Looted Jewish Art Story Takes Spy Novel Twist — With Nazi Punchline

How Did Holocaust Hoarder Get 1,400 Vanished Artworks?

getty images

By Toby Axelrod

Published November 12, 2013.

(JTA) — The extraordinary disclosure last week that a trove of more than 1,400 vanished artworks were found in a Munich apartment has raised more questions than it has answered.

What were these works, which were produced by masters such as Chagall, Matisse and Picasso? Who are their rightful owners? And where is Cornelius Gurlitt, the son of a Holocaust-era art dealer in whose apartment they were found?

Responding to growing international pressure, German authorities have begun to offer some preliminary answers.

This week, the state prosecutor in Augsburg started to put names and images of the works into a database run by Germany’s central office for lost cultural property, whose website promptly crashed due to an overload of requests.

Authorities also have confirmed that the collection contains at least 380 works that the Nazis confiscated during a 1937 campaign against so-called “degenerate art.”

Still, much remains unclear about the provenance of the works and how they came to be stored in Gurlitt’s apartment.

The case has unfolded like a suspense novel. On Sept. 22, 2010, customs agents searching for tax evaders on a night train from Zurich to Munich caught Gurlitt with 9,000 euros, just under the legal limit. Suspecting him of tax evasion and embezzlement, investigators were intrigued to find no record of Gurlitt ever working, paying taxes or receiving Social Security.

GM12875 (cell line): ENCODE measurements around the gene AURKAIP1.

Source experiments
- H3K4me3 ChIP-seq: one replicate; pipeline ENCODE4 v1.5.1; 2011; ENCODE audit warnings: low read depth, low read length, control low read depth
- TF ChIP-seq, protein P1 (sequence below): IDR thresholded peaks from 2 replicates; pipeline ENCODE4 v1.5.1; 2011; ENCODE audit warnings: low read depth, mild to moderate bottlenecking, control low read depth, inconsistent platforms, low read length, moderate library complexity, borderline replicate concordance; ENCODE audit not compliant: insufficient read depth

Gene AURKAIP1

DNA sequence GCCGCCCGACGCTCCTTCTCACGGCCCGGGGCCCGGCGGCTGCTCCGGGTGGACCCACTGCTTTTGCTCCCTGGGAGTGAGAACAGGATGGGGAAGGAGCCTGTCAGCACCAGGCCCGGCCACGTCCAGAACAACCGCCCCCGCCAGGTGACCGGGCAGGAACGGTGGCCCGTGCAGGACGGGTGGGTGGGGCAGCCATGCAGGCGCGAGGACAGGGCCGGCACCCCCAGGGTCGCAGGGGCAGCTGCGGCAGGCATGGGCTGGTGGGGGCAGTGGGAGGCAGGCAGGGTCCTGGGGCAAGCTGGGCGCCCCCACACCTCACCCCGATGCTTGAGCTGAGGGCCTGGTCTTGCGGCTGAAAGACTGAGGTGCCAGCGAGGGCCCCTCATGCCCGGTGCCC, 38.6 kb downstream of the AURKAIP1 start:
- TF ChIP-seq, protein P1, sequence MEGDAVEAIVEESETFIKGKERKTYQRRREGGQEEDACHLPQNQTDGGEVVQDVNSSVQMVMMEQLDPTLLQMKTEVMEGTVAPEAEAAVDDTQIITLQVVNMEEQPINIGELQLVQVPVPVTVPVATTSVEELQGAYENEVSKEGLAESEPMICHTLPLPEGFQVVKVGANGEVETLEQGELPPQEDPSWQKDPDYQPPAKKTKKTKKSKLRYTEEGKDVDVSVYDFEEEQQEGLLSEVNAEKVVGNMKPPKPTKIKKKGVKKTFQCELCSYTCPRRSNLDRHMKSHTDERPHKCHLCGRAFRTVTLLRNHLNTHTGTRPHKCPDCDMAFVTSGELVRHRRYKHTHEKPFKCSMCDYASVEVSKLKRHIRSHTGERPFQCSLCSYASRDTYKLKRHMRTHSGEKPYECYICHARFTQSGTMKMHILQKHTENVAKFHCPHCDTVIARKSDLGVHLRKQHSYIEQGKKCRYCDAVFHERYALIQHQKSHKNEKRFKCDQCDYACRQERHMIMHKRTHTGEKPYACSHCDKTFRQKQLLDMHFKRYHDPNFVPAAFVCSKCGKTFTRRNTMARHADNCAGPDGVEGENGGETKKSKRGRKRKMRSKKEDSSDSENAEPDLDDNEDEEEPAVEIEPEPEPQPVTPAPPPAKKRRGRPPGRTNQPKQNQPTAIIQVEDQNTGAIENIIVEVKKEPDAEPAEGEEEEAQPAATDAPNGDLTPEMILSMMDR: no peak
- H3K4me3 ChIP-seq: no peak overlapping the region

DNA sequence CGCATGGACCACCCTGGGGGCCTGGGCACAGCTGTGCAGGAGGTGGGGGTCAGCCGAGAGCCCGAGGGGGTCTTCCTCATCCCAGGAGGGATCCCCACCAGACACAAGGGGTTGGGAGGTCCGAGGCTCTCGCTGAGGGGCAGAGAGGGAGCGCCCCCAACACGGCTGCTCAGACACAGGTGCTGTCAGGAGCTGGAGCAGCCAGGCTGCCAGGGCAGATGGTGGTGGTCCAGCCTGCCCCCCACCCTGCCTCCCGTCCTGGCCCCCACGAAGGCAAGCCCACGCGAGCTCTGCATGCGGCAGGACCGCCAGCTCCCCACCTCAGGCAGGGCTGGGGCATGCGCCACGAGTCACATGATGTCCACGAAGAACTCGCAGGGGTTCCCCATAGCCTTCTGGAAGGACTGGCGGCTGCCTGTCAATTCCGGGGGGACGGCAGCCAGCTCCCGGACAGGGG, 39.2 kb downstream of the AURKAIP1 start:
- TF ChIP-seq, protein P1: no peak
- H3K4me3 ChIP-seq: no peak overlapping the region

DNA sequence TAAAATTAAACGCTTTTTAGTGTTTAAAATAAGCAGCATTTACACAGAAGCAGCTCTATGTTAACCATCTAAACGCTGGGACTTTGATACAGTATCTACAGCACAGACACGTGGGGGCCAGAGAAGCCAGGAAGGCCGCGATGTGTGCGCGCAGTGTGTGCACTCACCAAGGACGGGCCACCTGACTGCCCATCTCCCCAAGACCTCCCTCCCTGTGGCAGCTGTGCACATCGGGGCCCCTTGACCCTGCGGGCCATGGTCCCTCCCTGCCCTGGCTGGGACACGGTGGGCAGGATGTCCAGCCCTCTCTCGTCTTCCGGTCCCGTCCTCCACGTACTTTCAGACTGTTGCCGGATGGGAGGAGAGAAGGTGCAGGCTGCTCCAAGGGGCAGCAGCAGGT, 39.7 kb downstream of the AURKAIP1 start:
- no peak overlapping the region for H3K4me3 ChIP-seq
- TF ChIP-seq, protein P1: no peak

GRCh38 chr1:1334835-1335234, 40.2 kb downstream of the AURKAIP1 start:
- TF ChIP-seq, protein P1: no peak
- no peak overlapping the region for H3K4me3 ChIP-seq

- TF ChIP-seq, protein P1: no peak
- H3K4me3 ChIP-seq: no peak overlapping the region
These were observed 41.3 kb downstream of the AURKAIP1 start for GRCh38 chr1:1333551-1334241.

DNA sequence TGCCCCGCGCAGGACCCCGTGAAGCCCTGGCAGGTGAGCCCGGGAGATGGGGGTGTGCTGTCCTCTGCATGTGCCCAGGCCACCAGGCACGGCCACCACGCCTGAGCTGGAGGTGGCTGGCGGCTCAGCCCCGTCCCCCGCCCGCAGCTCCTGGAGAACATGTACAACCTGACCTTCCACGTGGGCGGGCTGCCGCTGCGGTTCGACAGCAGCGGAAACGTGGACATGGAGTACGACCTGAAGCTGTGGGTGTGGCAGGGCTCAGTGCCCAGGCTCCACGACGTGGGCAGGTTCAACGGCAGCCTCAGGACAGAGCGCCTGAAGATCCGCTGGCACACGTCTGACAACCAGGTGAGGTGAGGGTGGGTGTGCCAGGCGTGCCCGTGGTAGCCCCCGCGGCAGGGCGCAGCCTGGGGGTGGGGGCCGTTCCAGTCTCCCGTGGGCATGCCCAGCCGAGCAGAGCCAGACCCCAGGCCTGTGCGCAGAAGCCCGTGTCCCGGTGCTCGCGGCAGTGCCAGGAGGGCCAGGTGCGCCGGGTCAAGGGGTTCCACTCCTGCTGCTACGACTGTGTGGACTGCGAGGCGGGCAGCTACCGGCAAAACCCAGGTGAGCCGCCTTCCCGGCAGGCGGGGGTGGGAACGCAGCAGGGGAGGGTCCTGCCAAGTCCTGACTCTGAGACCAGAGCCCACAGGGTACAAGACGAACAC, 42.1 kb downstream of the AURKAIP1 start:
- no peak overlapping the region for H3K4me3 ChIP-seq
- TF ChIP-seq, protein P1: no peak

On Feb. 28, 2012, customs investigators carried out a search and seizure order of his apartment. Over three days, they carted off more than 1,400 works of art – many by artists banned by the Nazis, some of which were unknown to experts.

The seizure was kept secret until last week, when it was revealed by the German magazine Focus. Since then, it has been the talk of the nation.

“My reaction was ‘wow. Really wow!’ ” said Hannah Lessing, the secretary general of two Austrian government funds for Nazi victims who has worked to help heirs recover stolen art. “Maybe [now] there will be some people who inherited a whole house from their grandparents … and maybe they will ask themselves ‘where did this art come from?’ “

The Munich find is by far the most significant discovery of Holocaust-era artwork, pieces of which occasionally surface over the years in auction houses, vaults and even abandoned cellars. In 2010 in Berlin, workers excavating a subway tunnel unearthed a stash of sculptures by artists disliked by the Nazis.



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